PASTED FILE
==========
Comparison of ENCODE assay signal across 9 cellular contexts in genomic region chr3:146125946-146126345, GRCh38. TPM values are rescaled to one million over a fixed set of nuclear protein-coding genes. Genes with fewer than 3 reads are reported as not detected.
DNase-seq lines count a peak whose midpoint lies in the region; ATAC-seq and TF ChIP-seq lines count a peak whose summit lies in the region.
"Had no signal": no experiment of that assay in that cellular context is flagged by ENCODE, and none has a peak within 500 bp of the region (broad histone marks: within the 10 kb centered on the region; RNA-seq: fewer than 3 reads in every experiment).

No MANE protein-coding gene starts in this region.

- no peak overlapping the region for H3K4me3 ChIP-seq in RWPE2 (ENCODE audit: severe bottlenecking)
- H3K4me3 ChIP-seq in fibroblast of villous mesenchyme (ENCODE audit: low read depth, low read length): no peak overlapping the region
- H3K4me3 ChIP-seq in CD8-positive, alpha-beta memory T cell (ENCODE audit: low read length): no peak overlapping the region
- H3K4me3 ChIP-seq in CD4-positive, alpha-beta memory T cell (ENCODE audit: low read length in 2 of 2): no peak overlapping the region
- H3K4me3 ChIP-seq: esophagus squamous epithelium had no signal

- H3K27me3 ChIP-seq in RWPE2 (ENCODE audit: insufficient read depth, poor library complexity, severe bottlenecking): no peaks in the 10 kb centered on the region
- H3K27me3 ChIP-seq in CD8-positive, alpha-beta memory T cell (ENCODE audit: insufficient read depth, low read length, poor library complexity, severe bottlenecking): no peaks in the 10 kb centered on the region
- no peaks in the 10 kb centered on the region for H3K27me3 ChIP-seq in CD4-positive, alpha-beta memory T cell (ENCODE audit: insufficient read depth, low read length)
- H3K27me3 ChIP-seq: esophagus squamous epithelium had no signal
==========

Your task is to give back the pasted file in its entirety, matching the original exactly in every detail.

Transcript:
Comparison of ENCODE assay signal across 9 cellular contexts in genomic region chr3:146125946-146126345, GRCh38. TPM values are rescaled to one million over a fixed set of nuclear protein-coding genes. Genes with fewer than 3 reads are reported as not detected.
DNase-seq lines count a peak whose midpoint lies in the region; ATAC-seq and TF ChIP-seq lines count a peak whose summit lies in the region.
"Had no signal": no experiment of that assay in that cellular context is flagged by ENCODE, and none has a peak within 500 bp of the region (broad histone marks: within the 10 kb centered on the region; RNA-seq: fewer than 3 reads in every experiment).

No MANE protein-coding gene starts in this region.

- no peak overlapping the region for H3K4me3 ChIP-seq in RWPE2 (ENCODE audit: severe bottlenecking)
- H3K4me3 ChIP-seq in fibroblast of villous mesenchyme (ENCODE audit: low read depth, low read length): no peak overlapping the region
- H3K4me3 ChIP-seq in CD8-positive, alpha-beta memory T cell (ENCODE audit: low read length): no peak overlapping the region
- H3K4me3 ChIP-seq in CD4-positive, alpha-beta memory T cell (ENCODE audit: low read length in 2 of 2): no peak overlapping the region
- H3K4me3 ChIP-seq: esophagus squamous epithelium had no signal

- H3K27me3 ChIP-seq in RWPE2 (ENCODE audit: insufficient read depth, poor library complexity, severe bottlenecking): no peaks in the 10 kb centered on the region
- H3K27me3 ChIP-seq in CD8-positive, alpha-beta memory T cell (ENCODE audit: insufficient read depth, low read length, poor library complexity, severe bottlenecking): no peaks in the 10 kb centered on the region
- no peaks in the 10 kb centered on the region for H3K27me3 ChIP-seq in CD4-positive, alpha-beta memory T cell (ENCODE audit: insufficient read depth, low read length)
- H3K27me3 ChIP-seq: esophagus squamous epithelium had no signal